- member since June 23, 2008
Thanks for your kind words brother. I often feel the same way about some of the books that I read (although I do have one fellow elder who is usually up for a good challenge...he's a scholar who translates the Bible for a living...so he enjoys a challenging read from time to time).
Ellul books are supposed to arrive today...ahh...so many books, so little time! :-)
You mentioning that phrase back to me ("of the increase of His govt and peace") also got me to thinking...we probably can't think about that too much. :-) I want to live in a way that points to His government and peace. :-)
Thanks for the feedback. Good thoughts and recommendations. I hope you get some good time with family during this Christmas window of time.
These recent discussions about Christian Anarchy caused me to remember a website that you may be familiar with that moves along these lines called www.jesusradicals.com Oddly, the guy that I had just recommended to you is the current focus of an interview (Richard Beck) and they are discussing his book "Unclean" (although I don't think that book is necessarily about Christian anarchy. Peace to you Dan...
You made me smile about referencing my influence from Greg Boyd and then John Piper. I'm smiling again as I write the sentence. Honestly, about 12 years ago I got into John Piper and was helped a lot on getting a bigger view of God and living our lives for the glory of God and connecting God getting glory and joy in our own lives. I didn't really know much about reformed theology or how rigid people could get about different perspectives on God's sovereignty and other related issues.
The last ten years or so has been much more influenced by Wright, Boyd, and I've been significantly influenced by those with Anabaptist roots.
I have heard of Vernard Eller and read the "Outward Bound" book several years ago. I'll try to read the "Christian Anarchy" book. I hadn't been exposed to a proper understanding of that term until pretty recently when I read a blog article by a professor friend at "Experimental Theology." You can find the article here http://experimentaltheology.blogspot.com/search?q=christian+anarchy&submit=Search
Grace and deep peace to you today... I've been thinking about the promise during the advent season... "Of the increase of his government and peace there will be no end..." O yes!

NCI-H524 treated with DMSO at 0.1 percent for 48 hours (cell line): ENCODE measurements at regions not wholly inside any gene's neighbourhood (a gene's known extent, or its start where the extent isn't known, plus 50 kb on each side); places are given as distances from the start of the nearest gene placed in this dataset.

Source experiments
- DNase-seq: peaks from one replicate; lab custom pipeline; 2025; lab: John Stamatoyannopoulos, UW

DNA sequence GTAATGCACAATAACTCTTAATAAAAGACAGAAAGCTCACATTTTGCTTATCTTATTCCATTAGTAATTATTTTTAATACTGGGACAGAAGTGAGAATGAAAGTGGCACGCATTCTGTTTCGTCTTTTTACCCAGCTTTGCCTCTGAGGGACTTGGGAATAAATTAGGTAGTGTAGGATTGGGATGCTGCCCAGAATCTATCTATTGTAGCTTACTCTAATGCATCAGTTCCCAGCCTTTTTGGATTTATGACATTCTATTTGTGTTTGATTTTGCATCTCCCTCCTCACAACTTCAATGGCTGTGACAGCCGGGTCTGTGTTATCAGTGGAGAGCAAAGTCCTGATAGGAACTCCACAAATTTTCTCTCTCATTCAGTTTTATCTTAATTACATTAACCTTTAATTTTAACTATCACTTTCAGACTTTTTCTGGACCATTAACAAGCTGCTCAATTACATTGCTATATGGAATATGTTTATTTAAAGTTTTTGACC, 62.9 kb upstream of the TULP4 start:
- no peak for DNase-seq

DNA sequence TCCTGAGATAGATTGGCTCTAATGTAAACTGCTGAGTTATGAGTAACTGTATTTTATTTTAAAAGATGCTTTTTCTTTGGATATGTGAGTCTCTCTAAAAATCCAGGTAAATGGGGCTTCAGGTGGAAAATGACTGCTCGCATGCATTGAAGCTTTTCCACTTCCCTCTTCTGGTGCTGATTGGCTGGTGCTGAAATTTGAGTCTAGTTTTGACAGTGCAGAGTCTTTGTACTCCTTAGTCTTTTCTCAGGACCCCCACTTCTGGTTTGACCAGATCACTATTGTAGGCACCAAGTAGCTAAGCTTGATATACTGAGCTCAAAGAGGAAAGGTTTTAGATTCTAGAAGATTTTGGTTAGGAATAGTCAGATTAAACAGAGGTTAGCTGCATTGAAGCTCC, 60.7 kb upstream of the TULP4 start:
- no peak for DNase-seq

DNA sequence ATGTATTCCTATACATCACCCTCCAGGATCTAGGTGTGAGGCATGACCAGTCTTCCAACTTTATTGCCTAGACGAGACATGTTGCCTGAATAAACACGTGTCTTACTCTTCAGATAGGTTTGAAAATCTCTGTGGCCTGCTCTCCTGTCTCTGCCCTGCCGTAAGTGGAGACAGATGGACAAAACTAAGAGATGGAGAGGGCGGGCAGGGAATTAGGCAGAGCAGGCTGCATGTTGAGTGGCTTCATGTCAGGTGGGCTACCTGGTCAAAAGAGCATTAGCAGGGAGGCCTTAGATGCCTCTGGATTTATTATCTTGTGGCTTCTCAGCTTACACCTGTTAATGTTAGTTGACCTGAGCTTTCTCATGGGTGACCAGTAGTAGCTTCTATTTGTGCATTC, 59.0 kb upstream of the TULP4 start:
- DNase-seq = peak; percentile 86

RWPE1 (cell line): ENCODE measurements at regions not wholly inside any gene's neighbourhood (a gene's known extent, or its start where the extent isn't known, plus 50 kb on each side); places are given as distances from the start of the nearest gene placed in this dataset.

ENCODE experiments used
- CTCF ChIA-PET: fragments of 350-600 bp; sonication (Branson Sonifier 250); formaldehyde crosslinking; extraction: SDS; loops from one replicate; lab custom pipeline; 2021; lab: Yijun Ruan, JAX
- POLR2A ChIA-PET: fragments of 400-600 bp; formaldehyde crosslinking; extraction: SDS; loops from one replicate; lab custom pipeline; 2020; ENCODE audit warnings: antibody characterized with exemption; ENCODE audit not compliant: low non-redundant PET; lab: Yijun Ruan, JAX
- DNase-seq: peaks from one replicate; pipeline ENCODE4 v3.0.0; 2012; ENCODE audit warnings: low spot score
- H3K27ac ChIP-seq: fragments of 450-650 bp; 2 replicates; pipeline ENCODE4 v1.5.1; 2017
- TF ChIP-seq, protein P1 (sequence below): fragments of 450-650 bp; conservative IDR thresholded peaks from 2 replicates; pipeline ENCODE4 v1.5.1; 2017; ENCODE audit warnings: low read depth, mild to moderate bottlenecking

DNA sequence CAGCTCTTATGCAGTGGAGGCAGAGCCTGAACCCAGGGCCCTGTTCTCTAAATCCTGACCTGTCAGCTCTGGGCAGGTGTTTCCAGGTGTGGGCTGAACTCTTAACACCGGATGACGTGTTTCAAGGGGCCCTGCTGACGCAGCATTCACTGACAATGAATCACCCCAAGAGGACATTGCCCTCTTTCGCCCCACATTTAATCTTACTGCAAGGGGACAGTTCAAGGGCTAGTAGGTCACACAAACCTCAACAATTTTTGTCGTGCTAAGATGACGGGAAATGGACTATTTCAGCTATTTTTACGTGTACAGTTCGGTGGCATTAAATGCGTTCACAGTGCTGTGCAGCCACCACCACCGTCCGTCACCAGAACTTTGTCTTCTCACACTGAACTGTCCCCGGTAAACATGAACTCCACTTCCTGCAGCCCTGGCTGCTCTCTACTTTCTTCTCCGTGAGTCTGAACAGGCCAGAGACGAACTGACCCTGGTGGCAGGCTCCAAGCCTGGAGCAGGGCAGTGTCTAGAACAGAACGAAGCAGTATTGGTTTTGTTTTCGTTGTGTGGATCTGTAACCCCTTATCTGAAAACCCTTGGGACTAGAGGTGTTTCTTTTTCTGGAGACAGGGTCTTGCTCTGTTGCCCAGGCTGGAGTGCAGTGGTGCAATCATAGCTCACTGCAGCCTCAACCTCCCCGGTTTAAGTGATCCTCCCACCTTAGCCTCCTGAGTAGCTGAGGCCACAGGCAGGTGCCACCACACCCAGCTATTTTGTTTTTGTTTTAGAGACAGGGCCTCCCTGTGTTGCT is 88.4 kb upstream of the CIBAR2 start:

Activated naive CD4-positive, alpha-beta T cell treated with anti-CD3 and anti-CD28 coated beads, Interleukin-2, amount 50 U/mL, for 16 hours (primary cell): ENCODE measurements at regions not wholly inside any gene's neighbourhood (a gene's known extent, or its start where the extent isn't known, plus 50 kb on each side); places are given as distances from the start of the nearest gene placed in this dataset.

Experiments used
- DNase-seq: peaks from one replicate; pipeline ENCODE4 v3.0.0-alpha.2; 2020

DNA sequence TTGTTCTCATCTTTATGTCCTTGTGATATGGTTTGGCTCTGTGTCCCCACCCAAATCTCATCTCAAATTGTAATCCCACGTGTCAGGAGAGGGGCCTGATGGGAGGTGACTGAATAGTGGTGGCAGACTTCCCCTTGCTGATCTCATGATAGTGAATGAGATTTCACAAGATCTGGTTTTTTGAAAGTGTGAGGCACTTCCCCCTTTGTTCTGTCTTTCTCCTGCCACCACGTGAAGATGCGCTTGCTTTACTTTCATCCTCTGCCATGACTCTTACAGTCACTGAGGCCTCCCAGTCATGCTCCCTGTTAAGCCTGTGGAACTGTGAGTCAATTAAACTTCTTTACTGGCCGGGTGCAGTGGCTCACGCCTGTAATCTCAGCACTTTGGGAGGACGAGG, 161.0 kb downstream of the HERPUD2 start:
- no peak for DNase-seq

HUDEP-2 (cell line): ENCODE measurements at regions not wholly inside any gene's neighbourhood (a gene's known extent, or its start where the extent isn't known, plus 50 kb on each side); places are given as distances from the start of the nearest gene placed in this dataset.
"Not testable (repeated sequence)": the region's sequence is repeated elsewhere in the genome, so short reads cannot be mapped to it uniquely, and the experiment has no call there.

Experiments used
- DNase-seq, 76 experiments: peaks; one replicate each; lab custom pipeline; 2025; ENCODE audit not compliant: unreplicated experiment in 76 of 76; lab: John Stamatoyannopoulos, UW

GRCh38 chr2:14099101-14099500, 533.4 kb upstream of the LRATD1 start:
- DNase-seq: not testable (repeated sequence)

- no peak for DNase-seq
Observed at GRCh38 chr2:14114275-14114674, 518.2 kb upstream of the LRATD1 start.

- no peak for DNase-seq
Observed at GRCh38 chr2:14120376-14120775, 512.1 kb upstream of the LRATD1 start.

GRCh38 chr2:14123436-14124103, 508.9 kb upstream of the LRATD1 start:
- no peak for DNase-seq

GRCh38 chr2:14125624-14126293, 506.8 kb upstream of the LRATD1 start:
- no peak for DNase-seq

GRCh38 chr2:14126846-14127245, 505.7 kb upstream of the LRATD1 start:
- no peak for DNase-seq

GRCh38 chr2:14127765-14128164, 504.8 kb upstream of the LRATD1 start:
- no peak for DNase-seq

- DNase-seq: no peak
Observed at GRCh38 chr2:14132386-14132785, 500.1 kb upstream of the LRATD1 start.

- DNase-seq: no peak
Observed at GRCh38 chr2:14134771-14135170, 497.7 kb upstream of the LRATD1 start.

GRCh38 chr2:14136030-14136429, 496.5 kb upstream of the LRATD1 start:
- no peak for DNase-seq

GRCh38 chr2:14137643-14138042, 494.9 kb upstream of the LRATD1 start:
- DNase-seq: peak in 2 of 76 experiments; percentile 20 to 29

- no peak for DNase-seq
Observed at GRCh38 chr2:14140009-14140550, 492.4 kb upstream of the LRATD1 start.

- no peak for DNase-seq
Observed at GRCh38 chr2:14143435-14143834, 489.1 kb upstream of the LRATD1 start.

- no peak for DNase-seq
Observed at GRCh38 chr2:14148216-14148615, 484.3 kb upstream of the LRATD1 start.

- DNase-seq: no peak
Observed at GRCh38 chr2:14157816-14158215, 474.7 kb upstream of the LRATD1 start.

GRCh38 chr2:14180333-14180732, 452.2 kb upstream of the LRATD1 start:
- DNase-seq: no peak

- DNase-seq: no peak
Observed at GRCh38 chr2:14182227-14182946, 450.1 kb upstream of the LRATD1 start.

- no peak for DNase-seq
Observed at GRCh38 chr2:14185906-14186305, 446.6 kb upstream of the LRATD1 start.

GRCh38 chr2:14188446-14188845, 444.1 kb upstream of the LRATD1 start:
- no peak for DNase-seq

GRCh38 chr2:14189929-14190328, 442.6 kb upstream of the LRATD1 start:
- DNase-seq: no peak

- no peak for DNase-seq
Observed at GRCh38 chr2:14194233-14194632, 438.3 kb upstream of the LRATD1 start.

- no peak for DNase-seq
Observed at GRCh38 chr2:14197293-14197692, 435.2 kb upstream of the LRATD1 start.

Your brother in Christ... Jamey
Dan, thanks for the reply. You're certainly right about the synopsis of the book being that language contains a history of human consciousness. That seems to be the main thrust of the book. But as C.S. Lewis once wrote, it is sometimes not the main points of a book that are most important, but its implications. And it is the implications of Barfield's book that have been giving me the most trouble. I can't point to a single place in the book because this idea is scattered all throughout it. In one point, he refers to words as the seeds of human thought, and says that just as a plant cannot exist without a seed, so human thought cannot exist without words. He says at many points that if we had not had the words to express the ideas that they stand for, then we would never be able to have the thoughts that we have about these ideas. While this may be true in certain areas, I believe those areas are the exception to the rule. And I think that even in these areas, the words served mostly as a shortcut, not as a foundation, and that the ideas could have come about even had the words themselves not come about. I was just wondering what your take on this was, as it seems to be one of Barfield's main underlying ideas -- though not, as you correctly say, the book's main idea.
I'm currently reading Owen Barfield's History in English Words, and I found you as a user who not only had this book but thought very highly of it. When I saw what some of your other influences were (Lewis, Chesterton, etc.) which I also have in common with you, I wanted to write you and get your take on the Barfield book. I like it so far on the linguistic side -- words and the origins of them -- but I am having trouble with his historical approach. Much of what he says seems not only unproven but unprovable, and to my mind bordering on the ridiculous. For example, he seems to be one of the sheerest relativists I've read in terms of how he traces human thought to language. It seems to me that language is a reflection of human thought, and would not be possible without human thought, whereas Barfield claims the opposite many times. As a reader who not only has similar tastes as myself, but also happens to have given Barfield's book five stars, I thought I'd ask you for your thoughts on the book and its subjects, if it's not too much trouble. I thank you, sir, and hope you have a great week.